The Senator And The Lady


She had told me that she would not and could not come out for Stevenson unless he was willing to be a candidate. In keeping with that policy Mrs. Roosevelt planned not to go to the Democratic National Convention. As she put it to me in May and early June, it was time for her to step out of the limelight and let her sons in. They would be there, playing important roles. If she came, they would be over-shadowed. Of course there was the deeper reason. Stevenson refused to make his move. Without that Mrs. Roosevelt was reluctant to move herself. She wanted no part of a stop-Kennedy movement that would lead to the nomination of Symington or Johnson. But the Stevenson fantasy lived on.

Mrs. Roosevelt and I talked politics before and after our last class at Brandeis on May 9. She remained firm in her intention not to attend the convention, making it clear that Kennedy was her second choice for President. Her dilemma was real. She did not want to stop Kennedy with the other hopefuls, and Adlai was doing nothing to get out in front on his own candidacy. Yet she felt it her duty (the big word in her life) to hold what was left of the Stevenson people together. That Stevenson had been beaten twice by Eisenhower did not daunt her, since she believed Nixon was beatable. That she ran the risk of having Johnson or Symington nominated did not, despite her usual political acumen, enter her conversation. She waived the possibility. The country badly needed a Stevenson-Kennedy ticket, and that was that.

On June 7, the very day she wrote in her column that she would not be coming out for any candidate until the national convention, she saw a story in the New York Times that told of prominent liberal friends planning an endorsement of Kennedy. One of them, Henry Steele Commager, was quoted as saying that he would have supported Stevenson if only he had been a candidate. On June 10, in a complete surprise to me, since I had talked with her by phone only a few days before, she announced that she had changed her mind and was going to the convention to plead for the nomination of Adlai Stevenson. In her statement she admitted that Kennedy was the leading candidate and said that she admired him for the way that he had campaigned; but since the failure of the summit conference between Eisenhower and Khrushchev she was convinced from her mail that most people wanted somebody as mature and experienced as Governor Stevenson to be President. She conluded that the strongest possible ticket would be Stevenson-Kennedy, acknowledging that it would ask a great deal of Mr. Kennedy to take second place. In consolation she offered that it would give him “the opportunity to grow and learn, and he is young enough yet to look forward to many more years of public service.” He was once again the “young Senator.”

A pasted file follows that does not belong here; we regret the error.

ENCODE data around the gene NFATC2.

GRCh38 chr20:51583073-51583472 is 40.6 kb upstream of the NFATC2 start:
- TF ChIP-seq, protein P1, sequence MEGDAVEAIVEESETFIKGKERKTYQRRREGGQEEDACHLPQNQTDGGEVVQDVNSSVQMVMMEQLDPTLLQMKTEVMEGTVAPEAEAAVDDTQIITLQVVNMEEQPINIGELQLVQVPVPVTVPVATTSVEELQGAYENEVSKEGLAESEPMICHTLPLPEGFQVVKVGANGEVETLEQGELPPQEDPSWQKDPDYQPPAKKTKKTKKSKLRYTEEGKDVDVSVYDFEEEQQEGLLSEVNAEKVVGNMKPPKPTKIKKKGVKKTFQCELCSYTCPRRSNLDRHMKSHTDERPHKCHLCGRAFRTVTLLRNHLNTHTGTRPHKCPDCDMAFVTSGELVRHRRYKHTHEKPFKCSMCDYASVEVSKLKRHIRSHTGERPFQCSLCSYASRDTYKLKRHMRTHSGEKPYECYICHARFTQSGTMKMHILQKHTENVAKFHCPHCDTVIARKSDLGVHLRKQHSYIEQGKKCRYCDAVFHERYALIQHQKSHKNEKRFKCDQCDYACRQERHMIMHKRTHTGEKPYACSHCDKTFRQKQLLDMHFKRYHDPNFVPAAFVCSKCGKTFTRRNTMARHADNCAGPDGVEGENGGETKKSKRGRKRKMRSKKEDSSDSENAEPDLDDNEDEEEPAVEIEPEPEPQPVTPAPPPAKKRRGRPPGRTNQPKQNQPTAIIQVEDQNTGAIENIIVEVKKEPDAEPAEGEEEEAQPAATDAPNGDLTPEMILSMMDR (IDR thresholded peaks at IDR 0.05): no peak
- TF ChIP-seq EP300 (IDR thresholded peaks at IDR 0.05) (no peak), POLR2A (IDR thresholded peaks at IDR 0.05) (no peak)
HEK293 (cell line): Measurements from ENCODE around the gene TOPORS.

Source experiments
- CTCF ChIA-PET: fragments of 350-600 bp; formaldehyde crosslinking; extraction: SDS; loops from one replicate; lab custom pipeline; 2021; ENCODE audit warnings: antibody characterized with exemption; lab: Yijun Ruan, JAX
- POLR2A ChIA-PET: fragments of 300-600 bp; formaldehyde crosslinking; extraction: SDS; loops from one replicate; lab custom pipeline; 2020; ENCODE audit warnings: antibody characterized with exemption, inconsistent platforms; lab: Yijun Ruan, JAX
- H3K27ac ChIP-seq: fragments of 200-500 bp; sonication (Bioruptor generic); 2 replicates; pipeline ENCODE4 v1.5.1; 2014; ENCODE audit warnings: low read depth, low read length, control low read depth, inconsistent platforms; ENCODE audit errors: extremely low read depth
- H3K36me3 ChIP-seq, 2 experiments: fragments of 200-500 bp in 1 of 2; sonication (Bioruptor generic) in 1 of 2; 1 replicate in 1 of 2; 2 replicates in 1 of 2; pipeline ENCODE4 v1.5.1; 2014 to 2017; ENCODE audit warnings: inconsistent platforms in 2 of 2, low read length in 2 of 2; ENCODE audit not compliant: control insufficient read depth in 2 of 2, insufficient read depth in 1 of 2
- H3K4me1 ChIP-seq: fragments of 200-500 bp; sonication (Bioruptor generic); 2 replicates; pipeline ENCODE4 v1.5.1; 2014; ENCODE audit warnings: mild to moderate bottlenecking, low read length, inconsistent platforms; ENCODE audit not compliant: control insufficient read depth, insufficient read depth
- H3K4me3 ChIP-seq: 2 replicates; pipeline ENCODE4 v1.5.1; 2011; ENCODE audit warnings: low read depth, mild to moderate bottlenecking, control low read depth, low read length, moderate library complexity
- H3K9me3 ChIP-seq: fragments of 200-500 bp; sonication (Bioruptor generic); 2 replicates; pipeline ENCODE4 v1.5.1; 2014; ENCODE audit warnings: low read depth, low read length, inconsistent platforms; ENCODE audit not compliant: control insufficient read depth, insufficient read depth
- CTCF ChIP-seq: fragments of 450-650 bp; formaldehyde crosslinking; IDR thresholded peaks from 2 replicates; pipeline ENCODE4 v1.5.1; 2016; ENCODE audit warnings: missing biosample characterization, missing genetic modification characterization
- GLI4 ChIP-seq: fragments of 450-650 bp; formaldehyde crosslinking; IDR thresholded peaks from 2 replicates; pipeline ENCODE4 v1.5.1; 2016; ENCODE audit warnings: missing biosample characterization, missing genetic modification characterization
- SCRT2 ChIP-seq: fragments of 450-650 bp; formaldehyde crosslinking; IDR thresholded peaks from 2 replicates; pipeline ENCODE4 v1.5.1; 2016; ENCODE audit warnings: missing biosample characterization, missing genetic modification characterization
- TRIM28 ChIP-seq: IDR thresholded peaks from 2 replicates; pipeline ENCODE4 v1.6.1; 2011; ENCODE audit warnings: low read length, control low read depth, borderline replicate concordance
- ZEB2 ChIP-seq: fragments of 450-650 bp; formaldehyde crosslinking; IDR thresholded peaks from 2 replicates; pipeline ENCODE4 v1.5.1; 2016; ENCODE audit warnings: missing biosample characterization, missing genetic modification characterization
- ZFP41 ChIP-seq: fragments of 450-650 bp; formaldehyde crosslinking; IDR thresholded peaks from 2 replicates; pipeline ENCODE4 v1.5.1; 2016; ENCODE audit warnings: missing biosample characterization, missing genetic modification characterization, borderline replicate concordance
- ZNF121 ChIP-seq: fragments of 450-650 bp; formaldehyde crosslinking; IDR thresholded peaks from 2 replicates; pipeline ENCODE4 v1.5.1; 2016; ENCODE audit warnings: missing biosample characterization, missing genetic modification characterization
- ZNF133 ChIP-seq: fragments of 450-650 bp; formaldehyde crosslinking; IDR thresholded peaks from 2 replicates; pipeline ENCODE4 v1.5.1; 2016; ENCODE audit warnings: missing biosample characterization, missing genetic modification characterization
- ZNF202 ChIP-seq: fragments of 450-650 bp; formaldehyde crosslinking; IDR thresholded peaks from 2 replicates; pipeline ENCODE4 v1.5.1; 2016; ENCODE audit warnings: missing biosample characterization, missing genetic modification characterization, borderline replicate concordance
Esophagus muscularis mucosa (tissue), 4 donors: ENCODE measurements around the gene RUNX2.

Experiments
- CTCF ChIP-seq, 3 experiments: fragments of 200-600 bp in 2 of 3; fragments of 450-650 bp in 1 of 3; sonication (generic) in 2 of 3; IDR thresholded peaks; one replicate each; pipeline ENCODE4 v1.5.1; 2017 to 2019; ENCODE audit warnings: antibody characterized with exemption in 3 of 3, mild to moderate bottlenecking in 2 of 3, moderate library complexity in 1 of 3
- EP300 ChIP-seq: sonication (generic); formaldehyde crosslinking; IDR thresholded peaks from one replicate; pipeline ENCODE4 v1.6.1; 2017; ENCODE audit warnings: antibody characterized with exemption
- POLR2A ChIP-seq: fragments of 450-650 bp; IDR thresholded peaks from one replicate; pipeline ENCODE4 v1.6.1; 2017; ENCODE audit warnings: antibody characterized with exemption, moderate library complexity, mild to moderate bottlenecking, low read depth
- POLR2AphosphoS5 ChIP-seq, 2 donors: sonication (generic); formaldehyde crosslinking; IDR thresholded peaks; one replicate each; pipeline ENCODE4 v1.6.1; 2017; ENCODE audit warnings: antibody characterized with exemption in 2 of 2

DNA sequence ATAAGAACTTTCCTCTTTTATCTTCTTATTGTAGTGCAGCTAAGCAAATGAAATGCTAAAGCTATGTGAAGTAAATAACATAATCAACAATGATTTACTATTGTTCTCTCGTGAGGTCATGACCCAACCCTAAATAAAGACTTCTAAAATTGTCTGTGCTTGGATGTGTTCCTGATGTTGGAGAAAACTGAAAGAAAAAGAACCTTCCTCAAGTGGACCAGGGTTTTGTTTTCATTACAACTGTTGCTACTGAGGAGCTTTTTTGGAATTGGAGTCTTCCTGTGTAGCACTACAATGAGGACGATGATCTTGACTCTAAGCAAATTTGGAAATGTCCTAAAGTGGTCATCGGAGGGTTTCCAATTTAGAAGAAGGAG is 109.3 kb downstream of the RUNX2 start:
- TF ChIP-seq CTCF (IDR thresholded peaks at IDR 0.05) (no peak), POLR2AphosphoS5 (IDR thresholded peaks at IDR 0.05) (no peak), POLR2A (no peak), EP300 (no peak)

Stevenson could hold out no longer and became an open candidate. The facts of the July convention are well known. Stevenson continued to gall the Kennedy people by passing the word to them that he was a reluctant candidate who could not let down his most devoted followers by not running. Mrs. Roosevelt was in the impossible position of trying to light fires for Adlai without scorching Kennedy. At her first and major press conference in Chicago she praised Kennedy and repeated that the best ticket would be Stevenson and Kennedy. Could Kennedy as a Presidential candidate win Negro support? she wondered. Would vicious prejudice against Catholicism hurt him as a Presidential candidate? Wasn’t a move from the Senate to the White House too quick a jump for such a young man? They were fair questions, but some Kennedy people wondered again if she were now a part of a stop-Kennedy drive, pure and simple, even if it meant the nomination of Johnson.

Kennedy supporters were angered further when Eugene McCarthy, who was known to be for Lyndon Johnson, made an eloquent speech placing Stevenson’s name in nomination. The word was passed from Kennedy to Mrs. Roosevelt that it was not too late for Stevenson to sew up the Secretary of State position if only he would announce for Kennedy to unite the liberals and foreclose a Johnson nomination. But Mrs. Roosevelt said she would not pressure Stevenson to withdraw. When the Kennedy men spoke to Stevenson, he repeated that he was a candidate only because Mrs. Roosevelt and others pushed him so hard. Kennedy, the ironist, knew what was going on, smiled a little, cursed more, and won on the first ballot without help from the Lady or her candidate.

Mrs. Roosevelt was unhappy, but not especially at Kennedy. She was annoyed with Stevenson’s indecisiveness and angry with the control that Carmine de Sapio held over the New York State delegation. After the balloting she left quickly for the airport, where nominee-elect Kennedy tried to reach her by telephone. She refused to take the call, but he tried again, and they had a hurried conversation in which nothing of consequence was said. If he had something to tell her, he could reach her through Franklin, Jr., she told him. The Senator, now a nominee for the most powerful office in the world, was still pursuing the Lady.

When I saw Mrs. Roosevelt again after the convention, she made pleasant compliments about Kennedy. But she did not join Herbert Lehman as an honorary head of Kennedy’s committee in New York at first, still slightly skeptical of his bona fides as a liberal. Kennedy, relentless in his pursuit, looked upon Mrs. Roosevelt as something of a sovereign state. If not friendship, at least he needed a treaty of alliance from her. It was time to parley.